What is Endometrial Ablation?
Many women experience heavy menstrual bleeding at some point in their lives. But for one in four women, every period is heavy. Doctors call this condition “menorrhagia”. Endometrial ablation is used to treat menorrhagia by removal (or “ablation”) of the inner lining of the uterus. The procedure is minimally invasive and usually takes less than an hour. It’s usually done on an outpatient basis, so if you have an endometrial ablation, you’ll most likely be able to return home on the same day.
Link to: NovaSure
Endometrial ablation is not recommended for women who:
- suffer from uterine cancer, PID, or an active urinary tract infection
- have certain types of uterine abnormalities
- use an IUD
- intend to become pregnant
- are seeking to use the procedure for contraceptive purposes
After Endometrial Ablation
- You may want to take it easy for the rest of the day. Most women can return to normal activities the following day.
- You will most likely experience mild to moderate cramping (similar to menstrual cramping) and a pinkish watery discharge for up to three weeks after the procedure.
- Take ibuprofen if needed for cramps after the procedure. If adequate pain relief is not obtained with ibuprofen, contact Dr. Sargent for additional advice. (If you are allergic or intolerant to ibuprofen, acetaminophen can be substituted.)
- Contact Dr. Sargent if you experience any of the following after surgery: nausea, vomiting, shortness of breath, persistent or increasing pelvic or abdominal pain, fever over 100.4°F or chills, or heavier vaginal bleeding than your normal period.
- During the first several menstrual periods after your endometrial ablation, you may not experience the full eventual reduction in menstrual flow. Continue to keep a careful menstrual record chart.
- A follow-up office visit is recommended three months after the procedure.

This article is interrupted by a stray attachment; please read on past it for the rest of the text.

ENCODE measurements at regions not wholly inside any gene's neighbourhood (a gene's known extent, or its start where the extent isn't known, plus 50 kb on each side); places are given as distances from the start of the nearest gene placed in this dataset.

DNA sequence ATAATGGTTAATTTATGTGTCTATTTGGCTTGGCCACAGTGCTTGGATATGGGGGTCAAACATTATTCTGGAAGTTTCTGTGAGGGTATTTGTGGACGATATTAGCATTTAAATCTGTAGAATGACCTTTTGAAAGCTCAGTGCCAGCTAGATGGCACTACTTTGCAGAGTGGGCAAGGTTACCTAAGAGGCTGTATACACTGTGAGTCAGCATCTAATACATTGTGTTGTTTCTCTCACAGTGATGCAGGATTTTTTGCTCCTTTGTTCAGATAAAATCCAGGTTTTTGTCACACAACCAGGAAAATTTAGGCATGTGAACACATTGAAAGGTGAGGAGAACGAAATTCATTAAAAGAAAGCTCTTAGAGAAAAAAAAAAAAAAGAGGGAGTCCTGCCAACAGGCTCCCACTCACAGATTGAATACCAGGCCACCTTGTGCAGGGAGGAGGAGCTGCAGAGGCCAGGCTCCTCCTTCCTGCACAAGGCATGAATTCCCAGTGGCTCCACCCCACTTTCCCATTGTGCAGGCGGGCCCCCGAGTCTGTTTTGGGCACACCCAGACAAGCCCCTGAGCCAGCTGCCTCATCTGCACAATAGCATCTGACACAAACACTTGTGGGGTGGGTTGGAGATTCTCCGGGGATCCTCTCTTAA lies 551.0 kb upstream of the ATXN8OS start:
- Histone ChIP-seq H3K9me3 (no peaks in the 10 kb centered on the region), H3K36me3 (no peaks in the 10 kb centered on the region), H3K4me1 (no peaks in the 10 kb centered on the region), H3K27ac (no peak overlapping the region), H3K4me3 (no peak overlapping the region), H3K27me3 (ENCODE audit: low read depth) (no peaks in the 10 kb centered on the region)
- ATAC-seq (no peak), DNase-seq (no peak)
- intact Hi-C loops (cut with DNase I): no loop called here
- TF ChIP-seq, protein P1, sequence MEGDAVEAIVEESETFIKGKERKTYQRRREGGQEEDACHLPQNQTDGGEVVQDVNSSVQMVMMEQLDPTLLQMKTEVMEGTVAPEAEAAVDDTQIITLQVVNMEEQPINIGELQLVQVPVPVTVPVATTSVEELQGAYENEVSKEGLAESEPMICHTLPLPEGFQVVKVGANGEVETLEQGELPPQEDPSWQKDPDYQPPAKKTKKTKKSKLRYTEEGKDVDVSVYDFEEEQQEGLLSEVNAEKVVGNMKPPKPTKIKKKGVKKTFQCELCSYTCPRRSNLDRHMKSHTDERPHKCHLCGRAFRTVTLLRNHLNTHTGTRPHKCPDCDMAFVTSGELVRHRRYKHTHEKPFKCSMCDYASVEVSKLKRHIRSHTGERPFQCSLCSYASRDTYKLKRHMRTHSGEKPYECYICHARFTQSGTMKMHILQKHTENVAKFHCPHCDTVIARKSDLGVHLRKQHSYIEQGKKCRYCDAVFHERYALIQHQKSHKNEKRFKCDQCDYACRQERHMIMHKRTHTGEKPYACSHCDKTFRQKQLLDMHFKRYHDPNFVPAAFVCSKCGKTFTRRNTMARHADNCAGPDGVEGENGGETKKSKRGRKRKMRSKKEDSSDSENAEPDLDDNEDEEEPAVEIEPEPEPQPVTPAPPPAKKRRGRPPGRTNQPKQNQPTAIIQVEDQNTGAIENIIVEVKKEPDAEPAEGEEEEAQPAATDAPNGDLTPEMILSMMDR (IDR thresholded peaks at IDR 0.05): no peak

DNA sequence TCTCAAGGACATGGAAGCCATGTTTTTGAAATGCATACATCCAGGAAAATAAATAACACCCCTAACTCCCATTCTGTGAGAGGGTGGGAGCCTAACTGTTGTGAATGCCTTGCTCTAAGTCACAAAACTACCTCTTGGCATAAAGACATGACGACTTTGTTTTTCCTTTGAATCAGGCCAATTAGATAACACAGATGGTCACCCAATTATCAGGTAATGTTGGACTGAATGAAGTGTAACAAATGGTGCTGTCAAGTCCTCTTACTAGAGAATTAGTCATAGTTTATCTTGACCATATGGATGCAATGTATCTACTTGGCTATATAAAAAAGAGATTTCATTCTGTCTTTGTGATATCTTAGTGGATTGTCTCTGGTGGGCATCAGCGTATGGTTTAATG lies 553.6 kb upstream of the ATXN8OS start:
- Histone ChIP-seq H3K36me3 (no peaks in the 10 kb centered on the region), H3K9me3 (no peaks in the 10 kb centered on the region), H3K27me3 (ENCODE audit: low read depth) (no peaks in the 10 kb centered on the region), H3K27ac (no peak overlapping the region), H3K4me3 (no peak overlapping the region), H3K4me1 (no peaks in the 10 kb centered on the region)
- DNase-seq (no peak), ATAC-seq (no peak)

Other Questions about Endometrial Ablation
Will it hurt?
Most women don’t experience pain during endometrial ablation. You may, however, feel mild pressure or a sensation similar to menstrual cramps. Taking an over-the-counter anti-inflammatory medication or analgesic ahead of time can help reduce discomfort.
What are the risks?
Every medical treatment has risks and complications. Talk to Dr. Sargent to make sure you understand the potential complications and benefits of endometrial ablation.
Does my insurance cover the procedure?
Most private insurances cover endometrial ablation therapy. Be sure to check with your insurer prior to the procedure. In some cases a co-pay is all that’s required.
When will I see results?
Although some women see results immediately, it may take up to three months following the treatment before you experience a reduction in bleeding.
What will my bleeding be like?
The goal of endometrial ablation therapy is to reduce uterine bleeding to normal levels. Occasionally a woman may stop getting her period altogether after endometrial ablation therapy, or may experience light spotting for a few days each month.
Will there be any side effects?
Immediately following endometrial ablation, some women feel cramping similar to a menstrual period. A mild medication like ibuprofen and a heating pad can help minimize discomfort. You may also experience a watery discharge for up to three weeks following the treatment as the tissue heals. This is normal.
Many women who undergo endometrial ablation therapy report a reduction in PMS symptoms such as fatigue, irritability and cramping.
The treatment should not affect your desire for or enjoyment of sexual activity.
Can I get pregnant after undergoing the procedure?
You should only use endometrial ablation therapy if you no longer plan to have children. However, it is possible to become pregnant following the therapy. Because such a pregnancy would be high risk, you should continue to use a reliable form of birth control after your treatment.